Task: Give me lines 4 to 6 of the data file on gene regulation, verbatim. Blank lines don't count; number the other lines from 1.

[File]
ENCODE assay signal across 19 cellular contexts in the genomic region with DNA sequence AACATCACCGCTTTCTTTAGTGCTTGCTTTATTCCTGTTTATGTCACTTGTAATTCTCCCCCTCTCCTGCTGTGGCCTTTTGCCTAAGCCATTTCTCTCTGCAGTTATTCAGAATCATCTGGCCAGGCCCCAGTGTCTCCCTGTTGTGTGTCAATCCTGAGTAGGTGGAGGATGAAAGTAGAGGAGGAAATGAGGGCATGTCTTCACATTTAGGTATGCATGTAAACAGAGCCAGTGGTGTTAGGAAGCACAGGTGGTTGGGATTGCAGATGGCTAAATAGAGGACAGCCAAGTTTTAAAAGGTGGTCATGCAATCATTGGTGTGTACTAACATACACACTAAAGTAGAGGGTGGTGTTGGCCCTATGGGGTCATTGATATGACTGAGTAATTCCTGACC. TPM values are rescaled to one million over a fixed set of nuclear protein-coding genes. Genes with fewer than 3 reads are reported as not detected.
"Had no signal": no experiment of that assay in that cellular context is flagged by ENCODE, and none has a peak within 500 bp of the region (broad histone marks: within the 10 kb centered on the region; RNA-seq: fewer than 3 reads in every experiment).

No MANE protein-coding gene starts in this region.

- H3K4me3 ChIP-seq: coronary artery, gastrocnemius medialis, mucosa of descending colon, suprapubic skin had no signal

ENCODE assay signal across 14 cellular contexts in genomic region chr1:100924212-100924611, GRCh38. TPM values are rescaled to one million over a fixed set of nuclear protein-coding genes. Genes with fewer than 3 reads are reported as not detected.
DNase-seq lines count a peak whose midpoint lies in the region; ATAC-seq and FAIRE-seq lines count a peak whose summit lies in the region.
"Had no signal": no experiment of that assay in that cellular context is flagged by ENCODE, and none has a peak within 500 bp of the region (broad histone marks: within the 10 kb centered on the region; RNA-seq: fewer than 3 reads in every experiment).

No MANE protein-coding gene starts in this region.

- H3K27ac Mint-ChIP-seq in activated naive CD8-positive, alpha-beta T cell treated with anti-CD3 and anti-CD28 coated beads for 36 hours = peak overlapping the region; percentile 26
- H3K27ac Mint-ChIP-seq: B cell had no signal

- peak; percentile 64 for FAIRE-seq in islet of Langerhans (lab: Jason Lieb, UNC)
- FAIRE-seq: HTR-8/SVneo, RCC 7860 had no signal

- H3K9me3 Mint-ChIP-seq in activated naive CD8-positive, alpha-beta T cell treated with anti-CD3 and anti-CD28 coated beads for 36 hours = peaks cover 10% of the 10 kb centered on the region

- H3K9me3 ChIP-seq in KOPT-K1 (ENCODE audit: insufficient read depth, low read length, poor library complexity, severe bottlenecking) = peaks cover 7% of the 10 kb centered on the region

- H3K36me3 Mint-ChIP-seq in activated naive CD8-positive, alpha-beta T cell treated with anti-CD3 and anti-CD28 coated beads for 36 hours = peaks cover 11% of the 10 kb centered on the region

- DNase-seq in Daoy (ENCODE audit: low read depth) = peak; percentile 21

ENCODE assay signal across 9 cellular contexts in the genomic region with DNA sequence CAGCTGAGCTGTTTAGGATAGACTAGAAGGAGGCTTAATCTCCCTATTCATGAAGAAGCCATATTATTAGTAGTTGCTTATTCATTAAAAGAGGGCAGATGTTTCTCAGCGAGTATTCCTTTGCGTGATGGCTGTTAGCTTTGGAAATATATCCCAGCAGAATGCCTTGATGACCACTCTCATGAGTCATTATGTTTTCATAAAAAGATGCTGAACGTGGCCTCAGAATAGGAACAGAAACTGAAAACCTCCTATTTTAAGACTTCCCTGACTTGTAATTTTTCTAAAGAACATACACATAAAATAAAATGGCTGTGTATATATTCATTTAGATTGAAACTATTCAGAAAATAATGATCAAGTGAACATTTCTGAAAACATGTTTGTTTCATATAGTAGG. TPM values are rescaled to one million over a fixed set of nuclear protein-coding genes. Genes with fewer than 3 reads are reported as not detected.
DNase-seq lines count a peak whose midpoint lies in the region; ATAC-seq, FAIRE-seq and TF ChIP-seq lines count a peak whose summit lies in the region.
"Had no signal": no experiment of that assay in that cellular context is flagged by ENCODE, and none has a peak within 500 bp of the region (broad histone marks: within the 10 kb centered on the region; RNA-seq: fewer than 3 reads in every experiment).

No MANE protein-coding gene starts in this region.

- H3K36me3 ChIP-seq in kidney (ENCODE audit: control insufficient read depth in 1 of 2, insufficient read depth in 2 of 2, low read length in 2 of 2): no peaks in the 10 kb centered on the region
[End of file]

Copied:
- H3K4me3 ChIP-seq: coronary artery, gastrocnemius medialis, mucosa of descending colon, suprapubic skin had no signal

ENCODE assay signal across 14 cellular contexts in genomic region chr1:100924212-100924611, GRCh38. TPM values are rescaled to one million over a fixed set of nuclear protein-coding genes. Genes with fewer than 3 reads are reported as not detected.
DNase-seq lines count a peak whose midpoint lies in the region; ATAC-seq and FAIRE-seq lines count a peak whose summit lies in the region.